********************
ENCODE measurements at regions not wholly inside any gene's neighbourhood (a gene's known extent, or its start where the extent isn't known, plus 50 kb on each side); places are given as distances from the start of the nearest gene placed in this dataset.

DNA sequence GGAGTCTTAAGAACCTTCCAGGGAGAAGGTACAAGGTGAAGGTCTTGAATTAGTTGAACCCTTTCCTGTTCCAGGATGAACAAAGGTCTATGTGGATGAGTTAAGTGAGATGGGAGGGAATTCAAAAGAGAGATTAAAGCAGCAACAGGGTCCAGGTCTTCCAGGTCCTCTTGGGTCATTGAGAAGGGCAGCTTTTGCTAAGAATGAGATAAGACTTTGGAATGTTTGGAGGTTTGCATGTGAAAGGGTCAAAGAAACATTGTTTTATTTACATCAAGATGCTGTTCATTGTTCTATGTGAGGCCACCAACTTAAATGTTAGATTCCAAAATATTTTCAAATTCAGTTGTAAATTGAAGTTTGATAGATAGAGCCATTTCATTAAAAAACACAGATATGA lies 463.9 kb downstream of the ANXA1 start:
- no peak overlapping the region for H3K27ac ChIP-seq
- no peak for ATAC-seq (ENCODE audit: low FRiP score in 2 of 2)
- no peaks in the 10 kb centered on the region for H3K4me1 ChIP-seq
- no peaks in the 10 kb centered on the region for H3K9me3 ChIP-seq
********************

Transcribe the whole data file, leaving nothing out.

ENCODE measurements at regions not wholly inside any gene's neighbourhood (a gene's known extent, or its start where the extent isn't known, plus 50 kb on each side); places are given as distances from the start of the nearest gene placed in this dataset.

DNA sequence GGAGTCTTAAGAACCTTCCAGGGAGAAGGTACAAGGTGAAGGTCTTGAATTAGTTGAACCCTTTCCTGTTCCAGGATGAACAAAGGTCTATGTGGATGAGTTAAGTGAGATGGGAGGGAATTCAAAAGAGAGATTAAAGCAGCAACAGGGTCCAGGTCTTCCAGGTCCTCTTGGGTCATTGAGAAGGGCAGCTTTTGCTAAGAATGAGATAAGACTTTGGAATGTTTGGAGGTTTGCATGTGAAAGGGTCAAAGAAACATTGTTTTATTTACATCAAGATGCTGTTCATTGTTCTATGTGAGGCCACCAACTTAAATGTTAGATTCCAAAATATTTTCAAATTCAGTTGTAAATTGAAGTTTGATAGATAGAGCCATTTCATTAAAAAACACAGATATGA lies 463.9 kb downstream of the ANXA1 start:
- no peak overlapping the region for H3K27ac ChIP-seq
- no peak for ATAC-seq (ENCODE audit: low FRiP score in 2 of 2)
- no peaks in the 10 kb centered on the region for H3K4me1 ChIP-seq
- no peaks in the 10 kb centered on the region for H3K9me3 ChIP-seq